- Open Access
Diagnostic utility of the soluble triggering receptor expressed on myeloid cells-1 in bronchoalveolar lavage fluid from patients with bilateral lung infiltrates
Critical Care volume 12, Article number: R6 (2008)
Differential diagnosis of patients with bilateral lung infiltrates remains a difficult problem for intensive care clinicians. Here we evaluate the diagnostic role of soluble triggering receptor expressed on myeloid cells-1 (sTREM-1) in bronchoalveolar lavage (BAL) specimens from patients with bilateral lung infiltrates.
We conducted a prospective observational study on 80 patients with bilateral lung infiltrates with clinical suspicion of infectious pneumonia. Patients were categorized into three groups: bacterial or fungal infection, intracellular or viral infection, and noninfectious inflammatory disease. sTREM-1 concentrations were measured, and BAL fluid and Clinical Pulmonary Infection Score (CPIS) were analyzed.
The sTREM-1 concentration was significantly increased in patients with bacterial or fungal pneumonia (n = 29, 521.2 ± 94.7 pg/ml), compared with that in patients with viral pneumonia, atypical pneumonia or tuberculosis (n = 14, 92.9 ± 20.0 pg/ml) or noninfectious inflammatory disease (n = 37, 92.8 ± 10.7 pg/ml). The concentration of sTREM-1 in BAL fluid, but not CPIS, was an independent predictor of bacterial or fungal pneumonia, and a cutoff value of more than 184 pg/ml yielded a diagnostic sensitivity of 86% and a specificity of 90%.
The sTREM-1 level in BAL fluid from patients with bilateral lung infiltrates is a potential marker for the differential diagnosis of pneumonia due to extracellular bacteria.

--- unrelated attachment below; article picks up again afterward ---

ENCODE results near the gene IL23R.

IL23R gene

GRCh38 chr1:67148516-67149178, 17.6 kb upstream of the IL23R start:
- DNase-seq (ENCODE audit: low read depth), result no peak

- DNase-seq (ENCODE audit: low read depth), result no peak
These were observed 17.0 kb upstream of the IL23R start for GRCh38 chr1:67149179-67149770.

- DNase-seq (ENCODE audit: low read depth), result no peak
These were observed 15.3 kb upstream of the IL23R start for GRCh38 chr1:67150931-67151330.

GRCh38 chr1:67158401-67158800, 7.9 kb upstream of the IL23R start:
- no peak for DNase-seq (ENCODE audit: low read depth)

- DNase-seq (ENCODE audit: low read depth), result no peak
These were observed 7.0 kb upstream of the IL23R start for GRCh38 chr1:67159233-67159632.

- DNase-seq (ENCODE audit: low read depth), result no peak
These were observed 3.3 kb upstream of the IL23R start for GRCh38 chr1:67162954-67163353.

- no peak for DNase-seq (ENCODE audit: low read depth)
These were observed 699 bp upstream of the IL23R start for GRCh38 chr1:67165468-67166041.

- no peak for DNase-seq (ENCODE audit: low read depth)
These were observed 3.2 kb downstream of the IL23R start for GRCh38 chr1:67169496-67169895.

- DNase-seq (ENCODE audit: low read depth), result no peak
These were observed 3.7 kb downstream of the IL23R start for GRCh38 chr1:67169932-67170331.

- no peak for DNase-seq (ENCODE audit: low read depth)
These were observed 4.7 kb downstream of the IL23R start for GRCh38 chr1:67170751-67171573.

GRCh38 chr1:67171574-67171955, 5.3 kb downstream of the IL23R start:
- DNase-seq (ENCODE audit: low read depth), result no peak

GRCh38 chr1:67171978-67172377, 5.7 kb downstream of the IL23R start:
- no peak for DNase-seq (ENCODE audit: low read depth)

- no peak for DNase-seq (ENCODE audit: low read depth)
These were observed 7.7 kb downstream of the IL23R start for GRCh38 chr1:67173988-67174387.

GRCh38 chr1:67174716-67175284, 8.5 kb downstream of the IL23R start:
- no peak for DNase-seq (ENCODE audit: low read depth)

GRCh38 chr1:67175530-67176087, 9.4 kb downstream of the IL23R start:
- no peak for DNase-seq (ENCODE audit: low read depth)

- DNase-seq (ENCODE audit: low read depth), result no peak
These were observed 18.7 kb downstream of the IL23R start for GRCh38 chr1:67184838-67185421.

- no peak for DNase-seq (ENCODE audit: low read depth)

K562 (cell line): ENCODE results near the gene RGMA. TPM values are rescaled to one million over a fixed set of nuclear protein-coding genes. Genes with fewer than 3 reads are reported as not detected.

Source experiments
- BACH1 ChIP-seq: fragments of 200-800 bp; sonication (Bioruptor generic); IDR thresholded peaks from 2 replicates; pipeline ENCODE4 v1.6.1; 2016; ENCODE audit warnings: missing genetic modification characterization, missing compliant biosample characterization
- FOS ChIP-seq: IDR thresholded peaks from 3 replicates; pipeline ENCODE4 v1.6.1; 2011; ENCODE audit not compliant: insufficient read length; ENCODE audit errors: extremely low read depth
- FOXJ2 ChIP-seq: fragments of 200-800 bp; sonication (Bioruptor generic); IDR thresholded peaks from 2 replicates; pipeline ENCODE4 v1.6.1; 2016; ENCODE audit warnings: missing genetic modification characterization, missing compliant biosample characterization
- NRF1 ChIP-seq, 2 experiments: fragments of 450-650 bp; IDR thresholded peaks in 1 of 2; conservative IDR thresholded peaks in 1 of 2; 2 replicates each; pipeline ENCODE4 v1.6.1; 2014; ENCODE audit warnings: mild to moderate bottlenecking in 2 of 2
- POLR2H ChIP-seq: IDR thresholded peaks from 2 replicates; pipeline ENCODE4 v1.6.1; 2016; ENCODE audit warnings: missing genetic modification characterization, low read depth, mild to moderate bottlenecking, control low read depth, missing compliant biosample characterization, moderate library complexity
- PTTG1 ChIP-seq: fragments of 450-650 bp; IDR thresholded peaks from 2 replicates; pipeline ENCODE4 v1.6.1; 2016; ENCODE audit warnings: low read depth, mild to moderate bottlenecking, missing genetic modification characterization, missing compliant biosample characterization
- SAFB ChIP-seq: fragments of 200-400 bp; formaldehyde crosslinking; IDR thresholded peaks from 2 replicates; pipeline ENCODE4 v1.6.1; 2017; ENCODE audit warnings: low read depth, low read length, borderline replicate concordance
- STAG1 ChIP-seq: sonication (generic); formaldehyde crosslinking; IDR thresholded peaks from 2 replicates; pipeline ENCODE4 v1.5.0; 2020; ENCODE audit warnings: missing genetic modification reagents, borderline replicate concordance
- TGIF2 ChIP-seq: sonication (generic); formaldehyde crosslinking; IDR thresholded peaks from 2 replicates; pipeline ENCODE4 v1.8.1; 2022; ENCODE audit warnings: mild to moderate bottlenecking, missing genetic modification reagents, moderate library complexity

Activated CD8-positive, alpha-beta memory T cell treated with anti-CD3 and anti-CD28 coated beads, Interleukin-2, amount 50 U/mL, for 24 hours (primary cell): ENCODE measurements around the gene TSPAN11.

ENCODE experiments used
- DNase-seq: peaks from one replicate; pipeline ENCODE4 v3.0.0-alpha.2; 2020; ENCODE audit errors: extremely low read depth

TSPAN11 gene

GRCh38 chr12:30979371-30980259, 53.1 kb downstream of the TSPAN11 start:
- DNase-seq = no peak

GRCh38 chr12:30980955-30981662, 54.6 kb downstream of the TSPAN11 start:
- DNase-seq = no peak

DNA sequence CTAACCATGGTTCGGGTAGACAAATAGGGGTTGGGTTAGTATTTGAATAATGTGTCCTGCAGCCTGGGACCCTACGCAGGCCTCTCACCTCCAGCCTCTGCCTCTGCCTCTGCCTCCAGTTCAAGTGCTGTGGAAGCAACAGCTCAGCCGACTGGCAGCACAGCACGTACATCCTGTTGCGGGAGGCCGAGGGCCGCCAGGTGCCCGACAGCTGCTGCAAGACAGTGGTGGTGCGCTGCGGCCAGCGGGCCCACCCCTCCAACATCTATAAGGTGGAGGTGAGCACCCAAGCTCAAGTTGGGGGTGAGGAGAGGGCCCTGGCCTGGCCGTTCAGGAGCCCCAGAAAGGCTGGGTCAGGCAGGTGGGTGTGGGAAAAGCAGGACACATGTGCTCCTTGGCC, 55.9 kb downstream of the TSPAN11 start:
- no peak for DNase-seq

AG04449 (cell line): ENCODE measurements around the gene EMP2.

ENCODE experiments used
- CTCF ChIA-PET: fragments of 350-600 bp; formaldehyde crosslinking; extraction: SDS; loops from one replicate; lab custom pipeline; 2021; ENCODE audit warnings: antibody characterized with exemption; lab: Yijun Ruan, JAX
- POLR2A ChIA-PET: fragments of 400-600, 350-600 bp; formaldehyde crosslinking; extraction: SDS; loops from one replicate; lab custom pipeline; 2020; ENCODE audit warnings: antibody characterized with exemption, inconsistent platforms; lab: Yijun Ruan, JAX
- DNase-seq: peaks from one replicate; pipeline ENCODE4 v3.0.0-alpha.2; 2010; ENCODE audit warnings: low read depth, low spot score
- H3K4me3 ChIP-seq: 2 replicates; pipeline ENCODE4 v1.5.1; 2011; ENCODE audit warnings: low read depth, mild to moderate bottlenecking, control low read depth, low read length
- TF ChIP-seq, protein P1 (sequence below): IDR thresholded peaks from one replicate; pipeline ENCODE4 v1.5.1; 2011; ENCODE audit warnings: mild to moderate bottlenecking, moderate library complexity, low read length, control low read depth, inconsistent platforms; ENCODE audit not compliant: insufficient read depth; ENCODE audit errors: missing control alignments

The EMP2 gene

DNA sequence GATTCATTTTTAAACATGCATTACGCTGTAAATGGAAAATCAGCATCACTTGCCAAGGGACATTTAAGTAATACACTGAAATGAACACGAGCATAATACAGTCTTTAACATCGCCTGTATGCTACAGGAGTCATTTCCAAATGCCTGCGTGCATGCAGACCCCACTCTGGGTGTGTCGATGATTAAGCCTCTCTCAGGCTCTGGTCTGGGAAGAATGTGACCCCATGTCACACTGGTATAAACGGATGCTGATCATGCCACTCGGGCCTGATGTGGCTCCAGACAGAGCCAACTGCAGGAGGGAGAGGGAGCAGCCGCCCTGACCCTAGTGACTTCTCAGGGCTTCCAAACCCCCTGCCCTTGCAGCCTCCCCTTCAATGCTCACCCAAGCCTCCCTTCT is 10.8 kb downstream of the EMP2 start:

Differential diagnosis of patients with bilateral lung infiltrates remains a difficult problem for intensive care clinicians. Diverse presumptive clinical diagnoses of bilateral lung infiltrates include severe pneumonia induced by bacteria, virus, fungi or tuberculosis, and noninfectious inflammatory diseases caused by collagen vascular disease associated with interstitial lung disease, acute exacerbation of interstitial lung disease, pulmonary edema, acute respiratory distress syndrome or drug-induced lung disease . Notably, several noninfectious processes other than pneumonia lead to fever, leukocytosis, hypoxemia, purulent tracheal secretions, and diffuse pulmonary infiltrates. To enhance the specificity of clinical criteria for diagnosing ventilator-associated pneumonia, the Clinical Pulmonary Infection Score (CPIS) was introduced, which showed a high diagnostic accuracy for ventilator-associated pneumonia in some cases [2, 3]. Gibot and colleagues also showed that CPIS could differentiate between patients with and without pneumonia . However, the utility of CPIS remains to be validated, particularly in patients with bilateral infiltration . The need for serology and microbiological tests could delay differential diagnosis for 48 to 72 hours, and the positive culture rate may be low [6–8].
Triggering receptors expressed on myeloid cells (TREMs) are members of the immunoglobulin (Ig) superfamily, a critical component of the innate immune defense system against infection [9, 10]. TREM-1 expression is upregulated by extracellular bacteria and fungi but is weak in mycobacterial, viral, intracellular bacterial, and noninfectious inflammatory disorders [10–15]. However, there are conflicting reports on the potential function of soluble TREM-1 (sTREM-1) in bronchoalveolar lavage (BAL) fluid as a biomarker of ventilator-associated pneumonia measured by mini-bronchoalveolar lavage or non-directed bronchial lavage (NBL) [4, 16–19]. Consequently, more clinical evidence is required to establish the diagnostic role of sTREM-1 in BAL fluid. In this study we focus solely on patients with bilateral lung infiltrates, regardless of mechanical ventilation.
Materials and methods